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I need to order according to the text of a line of text reading, when I read the file size of about 100MB in all normal, but when I read the file size is about 300MB when the memory error occurred.

function detail as below:
var filePath = @"D:\junk\test.txt";
var fileSize = new FileInfo(filePath).Length;
var viewSize = fileSize
List<string> rowArray = new List<string>();
using (var mm = MemoryMappedFile.CreateFromFile(filePath, FileMode.Open, null, 0, MemoryMappedFileAccess.Read))
using (var stream = mm.CreateViewStream(0, viewSize, MemoryMappedFileAccess.Read))
using (var reader = new StreamReader(stream, Encoding.UTF8))

The rowArray is provided to the LISTVIEW data source, LISTVIEW uses a virtual mode

What I have tried:

I use the third party software to read the file, whether it is the size of 100MB or 300MB size, everything is normal

Why I don't use this method of File.ReadAllLines is that it takes 28 seconds to read the 300MB file, and the Third party software takes about 10 seconds
So I used the MemoryMappedFile technology, but unfortunately, the 300MB file size out of memory error.
Updated 3-Jan-17 15:50pm
OriginalGriff 3-Jan-17 4:51am    
Answer updated - comments are not currently being displayed, it;s a known bug and they are working on it.

Why are you making everything so complicated?
You create a new List of strings, to which you add a single string: the entire text content of the file, after memory mapping it and creating two streams form the mapped file.
Which is the equivalent of saying:
List<string> rowArray = new List<string>();
Try that, and see if your memory problem goes away...

I need to read one line by one line and show it in ListView

That isn't what your code is doing, not even slightly.
And that very definitely isn't what you want to do at all, and is exactly why you are getting "out of memory" errors - never try to display that much information in one go. How many lines of text do you expect a file of 100MB (or worse 300MB) to contain? If the average is 80 characters per line - and it'll normally be a lot less - that's 1,250,000 lines for the 100MB file, and 3,750,000 for the bigger file. How do you expect your user to cope with that, never mind the system? Each of those lines is a separate control in a ListView! And that's why you run out of memory!

Don't do it. Page it, filter it, search it. But just throwing that much at a user and expecting them to cope it lazy and will only ever result in your user returning the software and demanding his money back...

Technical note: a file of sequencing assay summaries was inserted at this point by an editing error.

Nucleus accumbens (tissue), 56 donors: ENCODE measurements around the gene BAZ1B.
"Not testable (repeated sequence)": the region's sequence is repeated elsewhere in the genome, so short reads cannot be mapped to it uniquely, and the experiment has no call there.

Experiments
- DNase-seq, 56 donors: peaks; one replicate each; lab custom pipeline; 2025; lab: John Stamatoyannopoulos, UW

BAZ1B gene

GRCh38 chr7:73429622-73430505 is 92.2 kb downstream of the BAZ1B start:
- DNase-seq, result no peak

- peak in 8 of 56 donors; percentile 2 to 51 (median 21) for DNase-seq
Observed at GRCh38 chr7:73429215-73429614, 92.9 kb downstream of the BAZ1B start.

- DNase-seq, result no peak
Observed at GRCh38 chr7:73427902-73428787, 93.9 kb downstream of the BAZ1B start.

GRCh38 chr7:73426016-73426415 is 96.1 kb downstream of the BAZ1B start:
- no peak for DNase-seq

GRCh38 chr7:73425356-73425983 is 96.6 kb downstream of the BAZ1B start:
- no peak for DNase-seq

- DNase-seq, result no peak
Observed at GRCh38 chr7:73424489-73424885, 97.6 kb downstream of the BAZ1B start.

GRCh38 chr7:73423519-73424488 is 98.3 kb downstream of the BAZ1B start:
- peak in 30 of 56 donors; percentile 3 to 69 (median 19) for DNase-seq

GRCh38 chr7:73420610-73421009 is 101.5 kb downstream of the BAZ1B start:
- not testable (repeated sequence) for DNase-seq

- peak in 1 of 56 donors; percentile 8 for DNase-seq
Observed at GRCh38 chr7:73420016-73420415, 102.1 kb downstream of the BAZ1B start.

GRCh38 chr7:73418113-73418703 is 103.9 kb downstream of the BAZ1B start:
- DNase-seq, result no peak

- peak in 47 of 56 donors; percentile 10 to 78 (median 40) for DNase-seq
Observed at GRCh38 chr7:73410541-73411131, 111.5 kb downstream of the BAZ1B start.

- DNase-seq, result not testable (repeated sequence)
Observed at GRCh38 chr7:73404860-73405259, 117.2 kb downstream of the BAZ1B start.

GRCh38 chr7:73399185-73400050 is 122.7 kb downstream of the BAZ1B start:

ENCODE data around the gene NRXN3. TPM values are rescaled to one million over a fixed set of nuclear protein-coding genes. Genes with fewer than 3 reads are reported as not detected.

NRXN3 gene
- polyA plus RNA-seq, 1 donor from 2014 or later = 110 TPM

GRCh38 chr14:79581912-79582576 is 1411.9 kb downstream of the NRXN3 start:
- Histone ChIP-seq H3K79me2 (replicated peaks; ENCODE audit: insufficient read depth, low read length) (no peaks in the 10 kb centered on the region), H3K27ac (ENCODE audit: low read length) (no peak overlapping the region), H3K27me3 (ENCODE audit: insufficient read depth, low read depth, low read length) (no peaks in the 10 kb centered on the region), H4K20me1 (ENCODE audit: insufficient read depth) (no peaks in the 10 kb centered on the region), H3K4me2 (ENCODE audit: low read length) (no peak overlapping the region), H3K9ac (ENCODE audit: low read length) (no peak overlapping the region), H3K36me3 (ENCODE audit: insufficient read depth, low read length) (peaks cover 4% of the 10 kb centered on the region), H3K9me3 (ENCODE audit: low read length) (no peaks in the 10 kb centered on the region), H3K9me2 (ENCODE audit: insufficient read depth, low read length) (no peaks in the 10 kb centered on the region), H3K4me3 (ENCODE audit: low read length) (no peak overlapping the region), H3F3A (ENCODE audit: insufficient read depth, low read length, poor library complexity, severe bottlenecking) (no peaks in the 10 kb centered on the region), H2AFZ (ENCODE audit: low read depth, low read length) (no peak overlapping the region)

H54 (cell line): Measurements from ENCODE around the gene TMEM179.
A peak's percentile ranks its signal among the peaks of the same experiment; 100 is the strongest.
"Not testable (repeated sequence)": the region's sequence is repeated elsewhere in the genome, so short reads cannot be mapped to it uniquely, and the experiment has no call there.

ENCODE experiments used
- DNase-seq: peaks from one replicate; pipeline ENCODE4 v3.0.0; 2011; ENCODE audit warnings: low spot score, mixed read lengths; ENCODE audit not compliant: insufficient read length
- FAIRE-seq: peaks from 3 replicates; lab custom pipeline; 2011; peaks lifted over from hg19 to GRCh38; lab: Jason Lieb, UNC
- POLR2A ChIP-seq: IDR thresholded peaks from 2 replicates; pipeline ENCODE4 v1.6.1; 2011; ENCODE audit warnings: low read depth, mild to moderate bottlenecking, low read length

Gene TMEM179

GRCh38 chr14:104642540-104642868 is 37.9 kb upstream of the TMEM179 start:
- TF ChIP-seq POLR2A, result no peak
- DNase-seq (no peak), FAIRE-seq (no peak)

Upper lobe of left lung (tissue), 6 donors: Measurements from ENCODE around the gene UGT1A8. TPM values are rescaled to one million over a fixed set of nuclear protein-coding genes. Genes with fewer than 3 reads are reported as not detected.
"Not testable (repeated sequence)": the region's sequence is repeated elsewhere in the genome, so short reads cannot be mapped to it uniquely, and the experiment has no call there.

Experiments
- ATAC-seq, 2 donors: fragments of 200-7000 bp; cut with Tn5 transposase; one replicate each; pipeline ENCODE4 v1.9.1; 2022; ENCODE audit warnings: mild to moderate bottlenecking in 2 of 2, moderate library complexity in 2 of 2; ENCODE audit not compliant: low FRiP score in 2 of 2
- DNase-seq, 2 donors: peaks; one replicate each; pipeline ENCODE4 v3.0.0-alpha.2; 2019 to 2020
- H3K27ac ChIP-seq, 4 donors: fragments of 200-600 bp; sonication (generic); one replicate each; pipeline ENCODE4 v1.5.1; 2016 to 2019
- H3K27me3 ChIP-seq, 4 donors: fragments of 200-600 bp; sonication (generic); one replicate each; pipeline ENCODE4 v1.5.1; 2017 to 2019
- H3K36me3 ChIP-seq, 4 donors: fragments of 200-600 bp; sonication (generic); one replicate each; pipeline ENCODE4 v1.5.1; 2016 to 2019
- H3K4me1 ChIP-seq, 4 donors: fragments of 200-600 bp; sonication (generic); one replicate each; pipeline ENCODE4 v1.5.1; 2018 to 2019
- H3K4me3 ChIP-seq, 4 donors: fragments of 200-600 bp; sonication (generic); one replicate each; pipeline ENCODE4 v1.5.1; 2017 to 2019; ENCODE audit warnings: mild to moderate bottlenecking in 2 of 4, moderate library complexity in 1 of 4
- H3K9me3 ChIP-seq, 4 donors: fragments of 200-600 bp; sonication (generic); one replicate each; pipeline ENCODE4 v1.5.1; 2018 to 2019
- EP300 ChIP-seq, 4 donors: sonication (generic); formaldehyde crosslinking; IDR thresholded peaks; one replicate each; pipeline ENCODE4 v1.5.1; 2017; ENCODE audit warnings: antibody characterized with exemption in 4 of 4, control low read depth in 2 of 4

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xuyunhai20160827 3-Jan-17 4:32am    
I need to read one line by one line and show it in ListView
Philippe Mori 3-Jan-17 9:36am    
The proposed code here will do exactly the same thing as your code but with less overhead.

By the way, why are you asking a question if you don't want to listen to experts...
xuyunhai20160827 3-Jan-17 21:32pm    
I tried your code just now,there's two questions.
1.The same computer, open a 300MB file size, takes about 28 seconds, while the third party software takes only about 10 seconds, I want to do with the performance of the same as the third party software.
2.If you use ReadAllText or ReadAllLines to read the data and load it into LISTVIEW, then I can't know the loading progress.
So I used the MemoryMappedFile technology, the fastest way of reading,but unfortunately, the 300MB file size out of memory error.
and now ,how to slove,thanks for your answer.

you can also read this arctics
Link as below:
The total memory that can be used by lists is limited to 2 GB. When using .NET 4.5 or later with 64-bit builds this limit can be increased with <gcAllowVeryLargeObjects> Element[^].

You may ask now why you run into this limit with files of about 300 MB size.

You have a string list. Strings are using UTF-16 encoding internally (two bytes per charater). If your input file contains only ASCII characters, the required memory to store the strings is twice the file size.

The list must also store the references to all strings. So you have 4 bytes (or 8 with 64-bit builds) per line.

The list will grow during reading. This requires re-allocation. Upon re-allocation, new memory is allocated, and the current content is copied before the old memory is released. During such operations you will probably get the out of memory exception. This can be avoided by setting the lists capacity which requires determination of the number of lines. This avoids re-allocation and allocating memory for more lines than actually required.

A solution for your problem might be using a list containing the line offsets for your memory mapped file. This list would only use 4 or 8 bytes per line. Because you are using a virtual list view, extract the strings in view by using the offsets (distance to next offset is line length).
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OriginalGriff 3-Jan-17 4:52am    
It's worse than that - he's displaying each line separately in a ListView... :OMG:
Jochen Arndt 3-Jan-17 5:00am    
He uses a virtual list view.

Therefore, I suggested to use the memory mapped file with line offsets where the mapped file is the cache.

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